Mirwaiz Umar Farooq, leader of a moderate wing of the All Parties Hurriyat Conference (APHC), an umbrella organization of various Kashmiri separatist political movements, urged an accommodation between the people of Kashmir as well as known political parties from both India and Pakistan. Seeking to find a democratic settlement of the Kashmir issue at hand while simultaneously easing the intensity of the security presence in the valley, Mirwaiz stated, “Today, we ask not for unilateral political concessions but a joint commitment that guarantees results. This is possible only if serious efforts are made by removing harsh and repressive measures that suppress our fundamental democratic rights” (Times of India, September 26). An APHC spokesman said that Kashmiri leaders were not interested in supplemental political or economic concessions from New Delhi without a resolution of the valid and longstanding political aspirations of the people affected by over six decades of living in limbo (The Hindu, September 27).

The failure by all of the involved parties to resolve the status of Jammu and Kashmir, a chronic predicament which has plagued the Indian subcontinent since its bloody partition in August of 1947, boils over from time to time because of an unending status quo between Delhi, Islamabad, their attendant political and militant proxies along the Line of Control (LoC), implacable Kashmiri irredentists, and the lack of political will among prominent members of the international community who see the status of Kashmir as an internal matter to be resolved within South Asia despite the pleas of many Kashmiris desiring outside mediation. [1] Syed Shah Ali Geelani, the octogenarian hard-line APHC and Jamaat-e-Islami leader, appealed to his followers not to engage in further violence in August because the demonstrations, which so far have killed over 100, were devolving into mob violence and thus harming the separatist movement by conflating it with criminal destruction (Indian Express, August 4).

Mohammad Yasin Malik, leader of the historically secular Jammu and Kashmir Liberation Front (JKLF), issued a statement refusing to meet Indian home minister Palaniappan Chidambaram’s five-person delegation to Srinagar. Malik issued a statement saying, “We choose not to meet all party delegation and will send a joint memorandum to all. We have reiterated our four points for a peace process to begin. We propose talks between parliamentary committees of India and Pakistan” (The Economic Times, September 20). All of the tension regarding Kashmir over the summer, which has yet to cease, is now in danger of escalating with the backdrop of the coming court ruling over the 1992 destruction in Ayodhya, Uttar Pradesh State of the 16th century Babri mosque by Hindu radicals insisting the Muslim holy place was an architectural interloper over the site of an ancient temple dedicated to Lord Ram, which is leading to Hindu-Muslim tension across India proper. The High Court in Lucknow, the state capital of Uttar Pradesh, announced a complicated verdict to trifurcate the ancient site among a Muslim group and two Hindu groups (NDTV, September 30). The verdict over an 18-year old dispute in northern India could exacerbate existing tension in Kashmir and roil its primary troika of separatist leaders who are angling for genuine progress in the wake of the worst unrest there in decades.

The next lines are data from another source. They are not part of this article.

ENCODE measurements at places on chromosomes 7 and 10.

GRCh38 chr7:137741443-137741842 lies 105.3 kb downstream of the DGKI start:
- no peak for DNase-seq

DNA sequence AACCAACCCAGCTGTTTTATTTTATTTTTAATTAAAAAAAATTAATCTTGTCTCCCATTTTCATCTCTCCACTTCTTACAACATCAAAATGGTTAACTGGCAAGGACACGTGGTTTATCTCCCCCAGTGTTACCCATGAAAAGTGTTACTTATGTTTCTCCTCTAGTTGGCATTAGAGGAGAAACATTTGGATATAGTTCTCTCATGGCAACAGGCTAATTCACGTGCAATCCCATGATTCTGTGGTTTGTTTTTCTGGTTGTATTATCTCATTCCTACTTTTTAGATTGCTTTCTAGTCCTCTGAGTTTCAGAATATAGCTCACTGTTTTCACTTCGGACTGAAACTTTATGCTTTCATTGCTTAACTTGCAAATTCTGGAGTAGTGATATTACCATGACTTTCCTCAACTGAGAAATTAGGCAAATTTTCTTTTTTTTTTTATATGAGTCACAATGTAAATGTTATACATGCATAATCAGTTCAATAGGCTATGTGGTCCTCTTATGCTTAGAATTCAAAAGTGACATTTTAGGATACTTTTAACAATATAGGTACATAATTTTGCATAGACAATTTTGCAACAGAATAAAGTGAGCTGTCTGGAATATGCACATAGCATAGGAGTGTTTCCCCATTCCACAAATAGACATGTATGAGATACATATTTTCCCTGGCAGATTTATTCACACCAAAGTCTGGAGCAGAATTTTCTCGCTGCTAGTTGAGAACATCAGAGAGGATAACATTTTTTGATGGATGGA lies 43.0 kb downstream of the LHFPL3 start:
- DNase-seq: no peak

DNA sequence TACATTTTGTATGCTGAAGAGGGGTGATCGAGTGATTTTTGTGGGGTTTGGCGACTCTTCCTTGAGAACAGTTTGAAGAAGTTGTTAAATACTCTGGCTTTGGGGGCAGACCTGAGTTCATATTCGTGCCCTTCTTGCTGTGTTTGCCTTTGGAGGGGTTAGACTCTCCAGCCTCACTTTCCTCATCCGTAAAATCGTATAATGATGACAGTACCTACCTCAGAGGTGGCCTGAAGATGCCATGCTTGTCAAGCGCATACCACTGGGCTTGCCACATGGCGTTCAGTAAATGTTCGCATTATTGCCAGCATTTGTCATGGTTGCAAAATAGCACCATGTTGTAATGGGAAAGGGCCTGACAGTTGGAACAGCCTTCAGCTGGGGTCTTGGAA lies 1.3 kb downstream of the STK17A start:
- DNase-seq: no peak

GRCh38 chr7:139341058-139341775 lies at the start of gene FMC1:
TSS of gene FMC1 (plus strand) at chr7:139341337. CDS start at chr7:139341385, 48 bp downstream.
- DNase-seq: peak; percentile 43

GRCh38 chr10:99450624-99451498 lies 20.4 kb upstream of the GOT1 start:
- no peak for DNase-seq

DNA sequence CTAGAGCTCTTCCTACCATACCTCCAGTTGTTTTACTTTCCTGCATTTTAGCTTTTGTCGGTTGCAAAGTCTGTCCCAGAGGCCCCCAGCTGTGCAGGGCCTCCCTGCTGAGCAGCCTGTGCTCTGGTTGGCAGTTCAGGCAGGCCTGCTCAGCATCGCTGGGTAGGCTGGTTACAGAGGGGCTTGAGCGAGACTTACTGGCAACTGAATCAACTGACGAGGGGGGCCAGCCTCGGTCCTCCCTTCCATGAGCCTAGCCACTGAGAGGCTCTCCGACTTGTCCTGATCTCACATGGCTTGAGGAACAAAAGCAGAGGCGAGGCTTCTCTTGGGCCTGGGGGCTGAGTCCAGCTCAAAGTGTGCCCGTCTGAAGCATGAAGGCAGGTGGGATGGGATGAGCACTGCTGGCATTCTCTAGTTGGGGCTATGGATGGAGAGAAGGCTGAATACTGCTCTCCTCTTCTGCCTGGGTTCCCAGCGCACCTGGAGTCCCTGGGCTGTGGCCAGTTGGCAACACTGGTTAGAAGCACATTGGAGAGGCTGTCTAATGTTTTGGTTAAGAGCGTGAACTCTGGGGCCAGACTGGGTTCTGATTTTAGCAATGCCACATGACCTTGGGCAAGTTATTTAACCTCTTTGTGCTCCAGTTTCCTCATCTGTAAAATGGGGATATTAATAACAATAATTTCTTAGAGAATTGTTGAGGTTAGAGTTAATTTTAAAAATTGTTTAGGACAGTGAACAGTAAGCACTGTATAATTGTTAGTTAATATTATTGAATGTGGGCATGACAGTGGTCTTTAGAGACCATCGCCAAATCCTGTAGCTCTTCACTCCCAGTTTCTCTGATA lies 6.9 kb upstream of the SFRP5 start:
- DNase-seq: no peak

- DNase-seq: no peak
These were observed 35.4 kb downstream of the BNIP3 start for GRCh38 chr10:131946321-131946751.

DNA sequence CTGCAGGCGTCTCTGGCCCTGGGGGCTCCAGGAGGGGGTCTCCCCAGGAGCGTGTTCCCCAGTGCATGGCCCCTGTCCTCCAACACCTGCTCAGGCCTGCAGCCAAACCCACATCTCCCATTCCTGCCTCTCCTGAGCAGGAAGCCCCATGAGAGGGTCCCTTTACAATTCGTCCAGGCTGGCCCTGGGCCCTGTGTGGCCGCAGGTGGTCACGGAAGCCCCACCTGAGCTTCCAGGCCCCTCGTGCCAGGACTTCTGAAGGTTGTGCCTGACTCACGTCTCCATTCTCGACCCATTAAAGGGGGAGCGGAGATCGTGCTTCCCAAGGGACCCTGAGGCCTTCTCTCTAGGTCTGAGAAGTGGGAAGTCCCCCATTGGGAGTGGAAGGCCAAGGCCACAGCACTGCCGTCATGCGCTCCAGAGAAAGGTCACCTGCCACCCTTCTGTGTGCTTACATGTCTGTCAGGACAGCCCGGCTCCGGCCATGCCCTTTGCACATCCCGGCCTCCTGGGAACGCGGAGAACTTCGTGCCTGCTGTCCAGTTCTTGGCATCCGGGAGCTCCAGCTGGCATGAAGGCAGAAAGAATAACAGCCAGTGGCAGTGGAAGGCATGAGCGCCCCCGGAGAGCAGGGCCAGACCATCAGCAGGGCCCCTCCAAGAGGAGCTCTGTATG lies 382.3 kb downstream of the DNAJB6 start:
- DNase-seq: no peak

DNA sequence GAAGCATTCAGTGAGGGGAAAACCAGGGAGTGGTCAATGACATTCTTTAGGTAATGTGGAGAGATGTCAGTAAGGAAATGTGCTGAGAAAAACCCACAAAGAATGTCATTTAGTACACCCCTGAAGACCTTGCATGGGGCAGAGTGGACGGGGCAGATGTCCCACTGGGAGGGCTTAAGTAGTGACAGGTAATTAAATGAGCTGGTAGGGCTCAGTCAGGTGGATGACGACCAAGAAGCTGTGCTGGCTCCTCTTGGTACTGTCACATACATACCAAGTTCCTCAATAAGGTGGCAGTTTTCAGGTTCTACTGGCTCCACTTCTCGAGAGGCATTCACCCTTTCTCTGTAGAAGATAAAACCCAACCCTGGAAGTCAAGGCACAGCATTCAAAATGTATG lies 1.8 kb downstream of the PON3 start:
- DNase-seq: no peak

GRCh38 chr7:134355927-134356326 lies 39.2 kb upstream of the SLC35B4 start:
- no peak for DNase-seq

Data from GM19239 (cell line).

1. Aside from the well-known conflict over Kashmir between India and Pakistan, a third, lesser but notable, player is the People’s Republic of China. Beijing has occupied two slivers of the territory called Aksai Chin and the Shaksgam valley along the Line of Actual Control since 1963 following the conclusion of the of the 1962 Sino-Indian war.